I try to be fairly neutral about the ultimate success or failure of the Patient Protection and Affordable Care Act (PPACA) because, first, what do I know? I’m just a reporter.
Second, even if I did know what would happen with PPACA, why would anyone believe me? If I had great psychic powers, I’d be living on a tropical island drinking ice lattes marked with little foam A’s by my personal barista, not banging out columns on deadline.
Third, the truth is that I’m madly in love with anyone I call who calls me back and gives me clear, interesting quotes. I’m not really (really) all that opinionated one way or the other about the future of PPACA; I am deliriously in favor of one-syllable nouns and active verbs.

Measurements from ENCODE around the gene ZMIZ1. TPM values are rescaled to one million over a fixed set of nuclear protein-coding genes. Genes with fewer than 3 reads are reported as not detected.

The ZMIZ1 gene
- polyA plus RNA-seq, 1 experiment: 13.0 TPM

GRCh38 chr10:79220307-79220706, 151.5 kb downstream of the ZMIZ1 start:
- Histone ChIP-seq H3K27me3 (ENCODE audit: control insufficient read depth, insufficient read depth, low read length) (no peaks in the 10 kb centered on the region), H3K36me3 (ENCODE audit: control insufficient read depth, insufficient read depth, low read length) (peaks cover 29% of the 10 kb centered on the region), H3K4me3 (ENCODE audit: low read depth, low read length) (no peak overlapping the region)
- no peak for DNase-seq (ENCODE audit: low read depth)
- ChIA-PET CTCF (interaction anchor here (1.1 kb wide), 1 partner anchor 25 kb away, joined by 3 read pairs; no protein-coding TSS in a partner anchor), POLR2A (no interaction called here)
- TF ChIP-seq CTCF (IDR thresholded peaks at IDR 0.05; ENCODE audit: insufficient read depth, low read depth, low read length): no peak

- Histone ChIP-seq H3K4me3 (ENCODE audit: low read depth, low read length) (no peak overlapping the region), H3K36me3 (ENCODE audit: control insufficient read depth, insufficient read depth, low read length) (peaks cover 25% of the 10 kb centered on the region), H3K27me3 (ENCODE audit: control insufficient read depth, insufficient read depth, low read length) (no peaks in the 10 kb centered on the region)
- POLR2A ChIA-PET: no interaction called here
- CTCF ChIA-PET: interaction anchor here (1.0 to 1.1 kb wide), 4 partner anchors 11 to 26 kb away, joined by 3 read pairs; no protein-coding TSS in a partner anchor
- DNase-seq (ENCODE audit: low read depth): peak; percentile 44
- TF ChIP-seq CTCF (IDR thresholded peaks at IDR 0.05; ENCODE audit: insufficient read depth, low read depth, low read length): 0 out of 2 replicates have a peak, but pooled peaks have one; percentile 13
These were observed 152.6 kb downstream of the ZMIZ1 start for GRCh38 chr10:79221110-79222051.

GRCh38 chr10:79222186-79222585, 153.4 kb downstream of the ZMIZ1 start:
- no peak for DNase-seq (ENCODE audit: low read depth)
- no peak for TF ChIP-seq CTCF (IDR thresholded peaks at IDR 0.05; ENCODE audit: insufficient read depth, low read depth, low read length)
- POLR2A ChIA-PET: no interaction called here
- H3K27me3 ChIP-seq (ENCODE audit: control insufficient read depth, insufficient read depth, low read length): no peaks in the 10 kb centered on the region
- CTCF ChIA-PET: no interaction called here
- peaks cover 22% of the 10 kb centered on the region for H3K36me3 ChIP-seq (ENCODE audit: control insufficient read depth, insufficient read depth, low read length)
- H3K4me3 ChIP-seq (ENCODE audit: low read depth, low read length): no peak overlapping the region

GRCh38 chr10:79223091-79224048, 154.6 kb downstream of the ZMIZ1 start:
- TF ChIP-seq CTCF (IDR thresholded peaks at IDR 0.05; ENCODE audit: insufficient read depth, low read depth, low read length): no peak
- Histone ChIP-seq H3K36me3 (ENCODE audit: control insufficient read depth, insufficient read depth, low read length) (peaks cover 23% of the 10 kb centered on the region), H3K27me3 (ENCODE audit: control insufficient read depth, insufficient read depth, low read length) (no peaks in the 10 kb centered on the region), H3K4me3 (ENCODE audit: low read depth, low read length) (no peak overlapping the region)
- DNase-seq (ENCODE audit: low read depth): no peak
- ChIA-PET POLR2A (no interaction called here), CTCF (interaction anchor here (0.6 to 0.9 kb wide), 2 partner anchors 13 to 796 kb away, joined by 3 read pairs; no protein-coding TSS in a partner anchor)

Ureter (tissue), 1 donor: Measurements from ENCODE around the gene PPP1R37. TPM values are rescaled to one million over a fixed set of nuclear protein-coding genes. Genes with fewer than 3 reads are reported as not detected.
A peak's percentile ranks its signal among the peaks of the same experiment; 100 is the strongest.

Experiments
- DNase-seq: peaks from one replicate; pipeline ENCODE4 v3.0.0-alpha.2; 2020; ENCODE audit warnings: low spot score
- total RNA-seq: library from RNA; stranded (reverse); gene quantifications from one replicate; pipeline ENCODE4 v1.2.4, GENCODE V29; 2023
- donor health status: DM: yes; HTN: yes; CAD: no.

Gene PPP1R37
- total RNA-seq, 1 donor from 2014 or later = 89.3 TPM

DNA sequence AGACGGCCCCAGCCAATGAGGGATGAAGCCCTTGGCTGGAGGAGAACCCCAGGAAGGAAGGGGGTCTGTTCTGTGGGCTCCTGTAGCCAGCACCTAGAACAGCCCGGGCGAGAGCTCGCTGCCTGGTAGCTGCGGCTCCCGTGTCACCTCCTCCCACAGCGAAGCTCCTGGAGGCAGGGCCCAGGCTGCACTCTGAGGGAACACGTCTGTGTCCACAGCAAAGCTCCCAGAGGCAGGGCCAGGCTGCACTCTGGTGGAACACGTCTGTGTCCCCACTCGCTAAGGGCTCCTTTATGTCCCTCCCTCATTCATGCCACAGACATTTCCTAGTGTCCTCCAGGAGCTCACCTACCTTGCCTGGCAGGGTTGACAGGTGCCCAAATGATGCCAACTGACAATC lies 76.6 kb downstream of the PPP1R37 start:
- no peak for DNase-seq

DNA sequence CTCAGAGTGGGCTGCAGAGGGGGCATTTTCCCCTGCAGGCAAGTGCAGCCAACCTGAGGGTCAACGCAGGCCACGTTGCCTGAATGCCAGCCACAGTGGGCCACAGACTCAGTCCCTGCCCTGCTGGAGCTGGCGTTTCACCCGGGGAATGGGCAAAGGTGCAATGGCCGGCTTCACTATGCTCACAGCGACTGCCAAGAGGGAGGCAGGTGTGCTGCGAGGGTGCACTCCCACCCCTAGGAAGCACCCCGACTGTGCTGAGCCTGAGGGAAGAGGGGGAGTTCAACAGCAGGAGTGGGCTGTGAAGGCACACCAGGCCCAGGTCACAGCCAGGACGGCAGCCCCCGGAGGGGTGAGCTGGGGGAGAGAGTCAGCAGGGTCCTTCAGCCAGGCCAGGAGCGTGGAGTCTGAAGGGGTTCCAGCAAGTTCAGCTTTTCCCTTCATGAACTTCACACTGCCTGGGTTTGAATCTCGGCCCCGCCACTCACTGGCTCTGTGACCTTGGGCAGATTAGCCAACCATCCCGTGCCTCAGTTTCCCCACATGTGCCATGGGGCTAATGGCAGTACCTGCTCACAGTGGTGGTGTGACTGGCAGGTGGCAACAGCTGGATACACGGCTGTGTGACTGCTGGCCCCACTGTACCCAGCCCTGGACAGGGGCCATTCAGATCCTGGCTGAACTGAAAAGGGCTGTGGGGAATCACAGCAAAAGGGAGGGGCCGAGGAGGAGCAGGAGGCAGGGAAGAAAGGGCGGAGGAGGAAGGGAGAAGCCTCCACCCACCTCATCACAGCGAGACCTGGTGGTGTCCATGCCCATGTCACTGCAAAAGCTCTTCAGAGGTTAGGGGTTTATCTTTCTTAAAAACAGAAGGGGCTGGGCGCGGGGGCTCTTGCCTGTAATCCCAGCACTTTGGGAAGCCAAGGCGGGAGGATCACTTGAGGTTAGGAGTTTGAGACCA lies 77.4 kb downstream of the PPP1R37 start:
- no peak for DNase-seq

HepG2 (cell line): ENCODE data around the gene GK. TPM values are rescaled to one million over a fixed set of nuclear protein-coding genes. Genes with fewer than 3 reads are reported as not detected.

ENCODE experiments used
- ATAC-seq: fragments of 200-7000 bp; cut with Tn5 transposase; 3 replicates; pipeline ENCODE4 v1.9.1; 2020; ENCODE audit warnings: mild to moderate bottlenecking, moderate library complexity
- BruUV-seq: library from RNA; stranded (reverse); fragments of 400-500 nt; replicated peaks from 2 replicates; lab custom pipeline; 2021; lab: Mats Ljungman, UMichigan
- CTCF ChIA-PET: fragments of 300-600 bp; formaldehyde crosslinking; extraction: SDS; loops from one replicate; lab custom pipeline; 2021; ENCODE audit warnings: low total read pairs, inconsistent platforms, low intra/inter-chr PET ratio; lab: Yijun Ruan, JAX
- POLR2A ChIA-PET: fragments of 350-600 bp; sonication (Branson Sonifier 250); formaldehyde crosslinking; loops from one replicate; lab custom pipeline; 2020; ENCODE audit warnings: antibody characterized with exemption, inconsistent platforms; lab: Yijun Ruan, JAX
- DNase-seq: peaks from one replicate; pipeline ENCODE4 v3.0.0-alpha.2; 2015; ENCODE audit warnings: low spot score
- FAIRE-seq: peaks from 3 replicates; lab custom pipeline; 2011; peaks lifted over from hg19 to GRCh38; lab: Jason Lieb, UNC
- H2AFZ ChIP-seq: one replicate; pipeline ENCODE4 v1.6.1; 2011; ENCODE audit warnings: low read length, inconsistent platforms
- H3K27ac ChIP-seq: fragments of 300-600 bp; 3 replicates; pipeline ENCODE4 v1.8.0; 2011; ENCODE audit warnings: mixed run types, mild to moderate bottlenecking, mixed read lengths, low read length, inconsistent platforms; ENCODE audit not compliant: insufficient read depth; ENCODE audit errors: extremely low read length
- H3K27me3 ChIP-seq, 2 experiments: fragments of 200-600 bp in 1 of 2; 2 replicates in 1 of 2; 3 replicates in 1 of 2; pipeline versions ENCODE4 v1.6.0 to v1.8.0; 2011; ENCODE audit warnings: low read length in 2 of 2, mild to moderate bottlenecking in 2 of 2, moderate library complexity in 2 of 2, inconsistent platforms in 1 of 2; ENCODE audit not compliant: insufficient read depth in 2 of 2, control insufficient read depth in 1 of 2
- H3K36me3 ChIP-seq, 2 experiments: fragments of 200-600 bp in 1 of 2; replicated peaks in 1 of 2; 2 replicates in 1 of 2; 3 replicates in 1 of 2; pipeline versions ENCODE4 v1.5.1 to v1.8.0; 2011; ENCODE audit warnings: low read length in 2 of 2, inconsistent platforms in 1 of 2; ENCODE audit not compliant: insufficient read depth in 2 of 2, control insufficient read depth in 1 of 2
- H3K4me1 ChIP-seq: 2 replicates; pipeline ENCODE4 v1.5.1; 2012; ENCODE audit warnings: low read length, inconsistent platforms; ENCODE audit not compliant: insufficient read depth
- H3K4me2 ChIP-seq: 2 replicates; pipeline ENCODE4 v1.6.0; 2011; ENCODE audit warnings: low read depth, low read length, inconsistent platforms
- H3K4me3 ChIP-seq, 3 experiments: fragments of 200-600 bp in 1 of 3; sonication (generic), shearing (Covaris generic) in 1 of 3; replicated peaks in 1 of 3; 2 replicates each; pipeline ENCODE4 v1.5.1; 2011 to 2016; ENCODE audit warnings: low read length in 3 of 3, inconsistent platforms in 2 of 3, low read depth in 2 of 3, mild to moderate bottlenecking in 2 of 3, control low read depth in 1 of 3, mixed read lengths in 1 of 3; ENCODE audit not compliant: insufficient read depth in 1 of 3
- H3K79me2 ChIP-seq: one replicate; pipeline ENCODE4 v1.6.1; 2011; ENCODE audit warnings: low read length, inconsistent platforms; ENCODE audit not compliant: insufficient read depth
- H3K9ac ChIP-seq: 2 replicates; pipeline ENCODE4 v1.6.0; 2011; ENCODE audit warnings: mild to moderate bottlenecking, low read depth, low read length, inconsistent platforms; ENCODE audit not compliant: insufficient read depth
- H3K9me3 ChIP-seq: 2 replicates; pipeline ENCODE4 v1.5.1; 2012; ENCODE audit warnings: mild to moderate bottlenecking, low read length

But, I’ll say this: It makes me nervous to see that the Republican party seems to be becoming the party in charge of pointing out that Medicaid is underfunded and has serious provider access problems, and that suddenly downsizing a federal “risk pool” health insurance program for people with serious health problems is means.
It also makes me nervous to see the kinds of consumer groups and publications — example: The New York Times — that normally would favor the heaping of every possible education and continuing education requirement on anyone selling anything suddenly opposing PPACA exchange plan enroller certification or licensing requirements.